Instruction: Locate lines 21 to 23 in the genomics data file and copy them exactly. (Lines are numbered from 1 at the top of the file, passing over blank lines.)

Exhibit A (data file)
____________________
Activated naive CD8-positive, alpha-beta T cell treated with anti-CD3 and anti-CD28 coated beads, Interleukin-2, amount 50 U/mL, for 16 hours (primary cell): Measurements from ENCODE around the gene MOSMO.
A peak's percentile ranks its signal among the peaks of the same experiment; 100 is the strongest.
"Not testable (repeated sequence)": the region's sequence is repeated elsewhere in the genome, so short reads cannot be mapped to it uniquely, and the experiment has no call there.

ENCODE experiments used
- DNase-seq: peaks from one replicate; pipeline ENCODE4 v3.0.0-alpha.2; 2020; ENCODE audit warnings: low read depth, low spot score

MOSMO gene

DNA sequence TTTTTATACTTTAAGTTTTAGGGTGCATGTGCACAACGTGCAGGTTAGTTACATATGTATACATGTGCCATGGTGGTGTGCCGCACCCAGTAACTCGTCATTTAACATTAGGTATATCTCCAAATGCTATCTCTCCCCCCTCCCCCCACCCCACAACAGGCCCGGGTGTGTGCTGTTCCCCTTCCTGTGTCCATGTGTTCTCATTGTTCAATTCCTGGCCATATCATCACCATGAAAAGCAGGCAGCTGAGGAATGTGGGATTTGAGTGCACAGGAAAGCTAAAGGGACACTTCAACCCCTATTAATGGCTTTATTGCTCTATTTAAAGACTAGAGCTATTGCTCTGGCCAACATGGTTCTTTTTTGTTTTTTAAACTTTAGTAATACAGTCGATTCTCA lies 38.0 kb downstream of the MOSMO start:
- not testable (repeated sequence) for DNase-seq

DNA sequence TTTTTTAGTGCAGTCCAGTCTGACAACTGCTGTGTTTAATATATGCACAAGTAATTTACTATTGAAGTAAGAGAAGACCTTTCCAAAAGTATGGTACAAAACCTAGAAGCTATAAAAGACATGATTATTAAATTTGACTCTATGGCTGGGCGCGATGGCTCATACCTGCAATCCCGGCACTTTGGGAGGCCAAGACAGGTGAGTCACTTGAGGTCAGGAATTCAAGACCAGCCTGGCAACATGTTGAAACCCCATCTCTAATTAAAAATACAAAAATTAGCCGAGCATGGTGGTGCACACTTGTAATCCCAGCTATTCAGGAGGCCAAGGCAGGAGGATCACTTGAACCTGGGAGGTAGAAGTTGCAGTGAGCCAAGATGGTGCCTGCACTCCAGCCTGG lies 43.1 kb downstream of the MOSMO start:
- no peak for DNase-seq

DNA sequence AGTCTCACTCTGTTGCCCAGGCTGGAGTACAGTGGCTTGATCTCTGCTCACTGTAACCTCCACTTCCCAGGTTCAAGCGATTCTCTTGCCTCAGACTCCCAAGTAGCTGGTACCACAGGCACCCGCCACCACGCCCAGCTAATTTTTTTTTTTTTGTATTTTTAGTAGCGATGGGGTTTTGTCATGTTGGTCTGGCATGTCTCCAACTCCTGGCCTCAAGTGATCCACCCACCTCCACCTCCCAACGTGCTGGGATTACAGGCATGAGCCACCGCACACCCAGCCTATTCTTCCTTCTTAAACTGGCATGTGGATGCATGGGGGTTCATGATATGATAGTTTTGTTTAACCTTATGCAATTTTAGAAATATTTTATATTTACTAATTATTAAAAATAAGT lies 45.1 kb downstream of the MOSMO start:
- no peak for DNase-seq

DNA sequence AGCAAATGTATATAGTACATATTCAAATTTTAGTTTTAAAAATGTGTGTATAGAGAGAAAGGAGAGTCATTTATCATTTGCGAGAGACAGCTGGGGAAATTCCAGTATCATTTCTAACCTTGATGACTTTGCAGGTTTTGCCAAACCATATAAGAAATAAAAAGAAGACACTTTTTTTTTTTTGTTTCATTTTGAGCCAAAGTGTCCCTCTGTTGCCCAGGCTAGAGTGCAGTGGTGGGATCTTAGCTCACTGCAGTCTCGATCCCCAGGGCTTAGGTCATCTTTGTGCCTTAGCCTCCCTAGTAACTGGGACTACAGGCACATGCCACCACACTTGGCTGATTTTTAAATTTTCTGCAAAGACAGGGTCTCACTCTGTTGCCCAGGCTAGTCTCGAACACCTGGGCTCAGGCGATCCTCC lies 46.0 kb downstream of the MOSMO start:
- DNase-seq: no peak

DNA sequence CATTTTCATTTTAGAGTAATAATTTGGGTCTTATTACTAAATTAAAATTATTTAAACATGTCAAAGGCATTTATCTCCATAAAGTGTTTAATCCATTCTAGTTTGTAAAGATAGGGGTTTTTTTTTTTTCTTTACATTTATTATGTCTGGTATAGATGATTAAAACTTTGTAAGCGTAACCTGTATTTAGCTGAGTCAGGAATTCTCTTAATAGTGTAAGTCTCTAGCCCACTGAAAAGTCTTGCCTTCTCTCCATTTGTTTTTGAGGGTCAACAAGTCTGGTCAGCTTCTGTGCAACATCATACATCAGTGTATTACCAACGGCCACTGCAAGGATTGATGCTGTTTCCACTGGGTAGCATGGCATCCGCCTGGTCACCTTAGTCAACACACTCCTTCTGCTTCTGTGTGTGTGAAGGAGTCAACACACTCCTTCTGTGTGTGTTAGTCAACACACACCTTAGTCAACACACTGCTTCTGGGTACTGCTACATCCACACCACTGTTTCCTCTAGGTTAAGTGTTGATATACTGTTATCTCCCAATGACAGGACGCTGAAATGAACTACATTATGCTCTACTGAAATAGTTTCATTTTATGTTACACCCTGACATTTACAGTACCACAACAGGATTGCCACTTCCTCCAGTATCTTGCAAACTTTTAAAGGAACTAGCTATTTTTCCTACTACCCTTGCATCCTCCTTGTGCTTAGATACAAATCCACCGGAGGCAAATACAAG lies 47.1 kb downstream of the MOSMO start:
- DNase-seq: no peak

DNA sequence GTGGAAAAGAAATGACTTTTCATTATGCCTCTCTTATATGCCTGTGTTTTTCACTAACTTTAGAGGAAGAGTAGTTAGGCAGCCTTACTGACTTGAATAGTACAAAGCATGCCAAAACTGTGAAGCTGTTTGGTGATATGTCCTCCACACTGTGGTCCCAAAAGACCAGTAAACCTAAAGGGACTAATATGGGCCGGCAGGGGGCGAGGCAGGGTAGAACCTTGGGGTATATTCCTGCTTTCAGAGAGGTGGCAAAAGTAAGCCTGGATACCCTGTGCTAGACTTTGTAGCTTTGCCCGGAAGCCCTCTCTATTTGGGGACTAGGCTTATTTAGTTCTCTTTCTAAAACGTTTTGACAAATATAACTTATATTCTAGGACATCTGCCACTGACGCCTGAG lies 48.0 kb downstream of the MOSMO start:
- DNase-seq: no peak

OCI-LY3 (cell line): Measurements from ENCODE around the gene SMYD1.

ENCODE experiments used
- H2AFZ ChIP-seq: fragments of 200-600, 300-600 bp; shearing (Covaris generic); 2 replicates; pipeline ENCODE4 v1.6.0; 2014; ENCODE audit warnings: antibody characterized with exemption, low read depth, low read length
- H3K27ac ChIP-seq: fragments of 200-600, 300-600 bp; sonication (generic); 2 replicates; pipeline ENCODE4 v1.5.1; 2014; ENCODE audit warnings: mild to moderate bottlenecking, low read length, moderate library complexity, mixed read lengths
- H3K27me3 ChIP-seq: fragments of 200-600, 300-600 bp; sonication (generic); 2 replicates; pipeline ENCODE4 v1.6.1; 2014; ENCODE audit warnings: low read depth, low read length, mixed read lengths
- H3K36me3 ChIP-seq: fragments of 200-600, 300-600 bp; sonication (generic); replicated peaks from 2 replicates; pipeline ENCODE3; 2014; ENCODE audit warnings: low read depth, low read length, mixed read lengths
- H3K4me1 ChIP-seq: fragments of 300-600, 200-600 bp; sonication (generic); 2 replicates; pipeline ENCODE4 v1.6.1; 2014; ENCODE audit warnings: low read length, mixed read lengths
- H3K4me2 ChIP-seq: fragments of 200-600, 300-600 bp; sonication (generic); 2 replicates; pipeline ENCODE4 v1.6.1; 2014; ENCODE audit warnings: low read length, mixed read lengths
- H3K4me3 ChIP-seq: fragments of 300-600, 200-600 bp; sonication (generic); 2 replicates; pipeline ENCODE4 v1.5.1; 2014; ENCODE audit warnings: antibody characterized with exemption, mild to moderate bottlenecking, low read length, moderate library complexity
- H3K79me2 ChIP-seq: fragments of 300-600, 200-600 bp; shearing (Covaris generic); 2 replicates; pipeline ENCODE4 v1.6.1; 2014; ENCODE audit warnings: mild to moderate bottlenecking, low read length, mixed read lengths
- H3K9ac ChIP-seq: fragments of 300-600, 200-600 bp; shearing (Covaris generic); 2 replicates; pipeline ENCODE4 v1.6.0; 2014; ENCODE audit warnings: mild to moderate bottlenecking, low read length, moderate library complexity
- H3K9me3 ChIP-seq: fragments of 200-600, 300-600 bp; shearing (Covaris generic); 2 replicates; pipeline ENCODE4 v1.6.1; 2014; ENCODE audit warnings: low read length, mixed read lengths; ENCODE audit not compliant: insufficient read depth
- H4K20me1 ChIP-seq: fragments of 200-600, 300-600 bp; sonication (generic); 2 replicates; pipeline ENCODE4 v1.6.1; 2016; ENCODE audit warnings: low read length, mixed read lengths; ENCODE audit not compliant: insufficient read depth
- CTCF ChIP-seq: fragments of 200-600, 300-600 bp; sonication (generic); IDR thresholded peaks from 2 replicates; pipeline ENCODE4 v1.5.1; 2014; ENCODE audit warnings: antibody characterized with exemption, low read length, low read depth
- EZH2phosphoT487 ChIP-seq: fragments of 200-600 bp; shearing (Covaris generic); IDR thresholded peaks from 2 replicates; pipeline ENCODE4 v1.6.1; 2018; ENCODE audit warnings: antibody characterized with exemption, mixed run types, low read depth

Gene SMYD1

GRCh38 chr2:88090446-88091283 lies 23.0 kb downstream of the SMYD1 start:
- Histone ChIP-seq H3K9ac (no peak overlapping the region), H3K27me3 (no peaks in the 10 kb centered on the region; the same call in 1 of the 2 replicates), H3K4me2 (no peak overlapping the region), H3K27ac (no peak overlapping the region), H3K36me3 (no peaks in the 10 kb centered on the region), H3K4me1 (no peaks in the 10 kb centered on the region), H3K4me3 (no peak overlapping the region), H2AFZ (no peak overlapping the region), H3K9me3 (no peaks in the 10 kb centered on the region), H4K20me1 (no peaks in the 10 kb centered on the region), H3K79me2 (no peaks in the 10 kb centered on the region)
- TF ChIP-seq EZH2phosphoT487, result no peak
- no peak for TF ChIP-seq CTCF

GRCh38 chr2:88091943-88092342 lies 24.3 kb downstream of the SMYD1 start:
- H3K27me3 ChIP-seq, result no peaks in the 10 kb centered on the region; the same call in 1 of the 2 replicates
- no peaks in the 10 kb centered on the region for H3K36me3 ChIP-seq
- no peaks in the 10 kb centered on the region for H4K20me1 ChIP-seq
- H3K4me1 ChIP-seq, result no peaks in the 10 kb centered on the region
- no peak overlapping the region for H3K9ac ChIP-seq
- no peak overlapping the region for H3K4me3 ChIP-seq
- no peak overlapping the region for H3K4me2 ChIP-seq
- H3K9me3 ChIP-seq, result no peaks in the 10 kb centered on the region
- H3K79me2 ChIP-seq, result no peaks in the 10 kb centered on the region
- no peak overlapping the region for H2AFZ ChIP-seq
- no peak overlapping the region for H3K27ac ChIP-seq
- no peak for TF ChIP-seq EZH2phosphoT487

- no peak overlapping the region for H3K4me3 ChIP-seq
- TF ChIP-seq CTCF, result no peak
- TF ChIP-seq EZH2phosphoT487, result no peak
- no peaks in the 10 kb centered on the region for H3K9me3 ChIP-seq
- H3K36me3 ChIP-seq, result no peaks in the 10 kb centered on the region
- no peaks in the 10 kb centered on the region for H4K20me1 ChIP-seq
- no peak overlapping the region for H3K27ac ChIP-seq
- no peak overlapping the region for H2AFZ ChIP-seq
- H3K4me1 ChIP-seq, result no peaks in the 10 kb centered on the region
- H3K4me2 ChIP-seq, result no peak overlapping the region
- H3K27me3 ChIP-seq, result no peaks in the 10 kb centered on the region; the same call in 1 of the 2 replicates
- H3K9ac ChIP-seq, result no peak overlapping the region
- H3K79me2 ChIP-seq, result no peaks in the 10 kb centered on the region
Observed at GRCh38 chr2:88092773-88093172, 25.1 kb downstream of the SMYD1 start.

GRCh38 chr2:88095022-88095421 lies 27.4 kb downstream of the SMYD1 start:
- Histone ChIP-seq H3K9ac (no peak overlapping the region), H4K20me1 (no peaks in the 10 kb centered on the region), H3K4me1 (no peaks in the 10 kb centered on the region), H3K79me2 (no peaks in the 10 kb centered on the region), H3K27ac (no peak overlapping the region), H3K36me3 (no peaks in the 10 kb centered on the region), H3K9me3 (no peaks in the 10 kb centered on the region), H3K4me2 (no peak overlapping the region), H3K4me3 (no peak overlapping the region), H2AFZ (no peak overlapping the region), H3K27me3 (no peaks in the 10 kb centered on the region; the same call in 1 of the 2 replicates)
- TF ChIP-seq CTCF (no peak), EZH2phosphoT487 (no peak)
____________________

- H2AFZ ChIP-seq: fragments of 200-600, 300-600 bp; shearing (Covaris generic); 2 replicates; pipeline ENCODE4 v1.6.0; 2014; ENCODE audit warnings: antibody characterized with exemption, low read depth, low read length
- H3K27ac ChIP-seq: fragments of 200-600, 300-600 bp; sonication (generic); 2 replicates; pipeline ENCODE4 v1.5.1; 2014; ENCODE audit warnings: mild to moderate bottlenecking, low read length, moderate library complexity, mixed read lengths
- H3K27me3 ChIP-seq: fragments of 200-600, 300-600 bp; sonication (generic); 2 replicates; pipeline ENCODE4 v1.6.1; 2014; ENCODE audit warnings: low read depth, low read length, mixed read lengths